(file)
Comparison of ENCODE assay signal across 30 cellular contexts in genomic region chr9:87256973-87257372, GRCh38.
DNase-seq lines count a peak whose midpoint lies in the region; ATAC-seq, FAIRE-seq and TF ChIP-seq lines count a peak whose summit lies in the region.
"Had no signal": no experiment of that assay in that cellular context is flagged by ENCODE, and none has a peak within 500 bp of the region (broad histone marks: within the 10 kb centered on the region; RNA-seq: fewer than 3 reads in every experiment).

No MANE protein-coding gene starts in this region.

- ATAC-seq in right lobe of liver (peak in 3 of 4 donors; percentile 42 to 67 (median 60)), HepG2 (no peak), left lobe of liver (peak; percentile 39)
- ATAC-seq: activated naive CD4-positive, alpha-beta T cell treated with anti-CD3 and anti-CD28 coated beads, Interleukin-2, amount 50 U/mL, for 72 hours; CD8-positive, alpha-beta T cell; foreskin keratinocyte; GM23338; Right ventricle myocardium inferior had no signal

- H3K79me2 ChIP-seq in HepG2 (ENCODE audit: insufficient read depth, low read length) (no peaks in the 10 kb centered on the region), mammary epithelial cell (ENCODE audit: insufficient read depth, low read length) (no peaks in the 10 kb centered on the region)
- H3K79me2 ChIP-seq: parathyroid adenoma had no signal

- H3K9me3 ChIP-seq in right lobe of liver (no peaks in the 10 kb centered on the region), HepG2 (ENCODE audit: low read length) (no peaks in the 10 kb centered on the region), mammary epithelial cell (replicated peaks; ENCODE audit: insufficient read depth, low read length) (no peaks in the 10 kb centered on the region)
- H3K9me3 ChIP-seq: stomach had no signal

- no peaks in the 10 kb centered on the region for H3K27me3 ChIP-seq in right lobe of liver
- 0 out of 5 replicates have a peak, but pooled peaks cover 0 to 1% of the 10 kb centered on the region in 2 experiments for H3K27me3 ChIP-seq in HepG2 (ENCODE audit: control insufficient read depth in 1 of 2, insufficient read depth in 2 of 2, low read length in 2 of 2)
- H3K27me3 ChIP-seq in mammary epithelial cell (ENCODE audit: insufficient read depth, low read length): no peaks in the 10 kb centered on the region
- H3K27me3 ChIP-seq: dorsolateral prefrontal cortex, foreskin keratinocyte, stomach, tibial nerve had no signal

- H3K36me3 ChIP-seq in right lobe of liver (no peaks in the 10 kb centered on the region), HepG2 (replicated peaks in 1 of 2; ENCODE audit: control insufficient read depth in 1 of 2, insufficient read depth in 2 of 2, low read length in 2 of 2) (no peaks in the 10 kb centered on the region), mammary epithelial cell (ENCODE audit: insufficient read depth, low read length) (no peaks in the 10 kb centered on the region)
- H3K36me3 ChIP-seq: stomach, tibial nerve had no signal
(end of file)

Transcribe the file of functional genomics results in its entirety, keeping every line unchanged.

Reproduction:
Comparison of ENCODE assay signal across 30 cellular contexts in genomic region chr9:87256973-87257372, GRCh38.
DNase-seq lines count a peak whose midpoint lies in the region; ATAC-seq, FAIRE-seq and TF ChIP-seq lines count a peak whose summit lies in the region.
"Had no signal": no experiment of that assay in that cellular context is flagged by ENCODE, and none has a peak within 500 bp of the region (broad histone marks: within the 10 kb centered on the region; RNA-seq: fewer than 3 reads in every experiment).

No MANE protein-coding gene starts in this region.

- ATAC-seq in right lobe of liver (peak in 3 of 4 donors; percentile 42 to 67 (median 60)), HepG2 (no peak), left lobe of liver (peak; percentile 39)
- ATAC-seq: activated naive CD4-positive, alpha-beta T cell treated with anti-CD3 and anti-CD28 coated beads, Interleukin-2, amount 50 U/mL, for 72 hours; CD8-positive, alpha-beta T cell; foreskin keratinocyte; GM23338; Right ventricle myocardium inferior had no signal

- H3K79me2 ChIP-seq in HepG2 (ENCODE audit: insufficient read depth, low read length) (no peaks in the 10 kb centered on the region), mammary epithelial cell (ENCODE audit: insufficient read depth, low read length) (no peaks in the 10 kb centered on the region)
- H3K79me2 ChIP-seq: parathyroid adenoma had no signal

- H3K9me3 ChIP-seq in right lobe of liver (no peaks in the 10 kb centered on the region), HepG2 (ENCODE audit: low read length) (no peaks in the 10 kb centered on the region), mammary epithelial cell (replicated peaks; ENCODE audit: insufficient read depth, low read length) (no peaks in the 10 kb centered on the region)
- H3K9me3 ChIP-seq: stomach had no signal

- no peaks in the 10 kb centered on the region for H3K27me3 ChIP-seq in right lobe of liver
- 0 out of 5 replicates have a peak, but pooled peaks cover 0 to 1% of the 10 kb centered on the region in 2 experiments for H3K27me3 ChIP-seq in HepG2 (ENCODE audit: control insufficient read depth in 1 of 2, insufficient read depth in 2 of 2, low read length in 2 of 2)
- H3K27me3 ChIP-seq in mammary epithelial cell (ENCODE audit: insufficient read depth, low read length): no peaks in the 10 kb centered on the region
- H3K27me3 ChIP-seq: dorsolateral prefrontal cortex, foreskin keratinocyte, stomach, tibial nerve had no signal

- H3K36me3 ChIP-seq in right lobe of liver (no peaks in the 10 kb centered on the region), HepG2 (replicated peaks in 1 of 2; ENCODE audit: control insufficient read depth in 1 of 2, insufficient read depth in 2 of 2, low read length in 2 of 2) (no peaks in the 10 kb centered on the region), mammary epithelial cell (ENCODE audit: insufficient read depth, low read length) (no peaks in the 10 kb centered on the region)
- H3K36me3 ChIP-seq: stomach, tibial nerve had no signal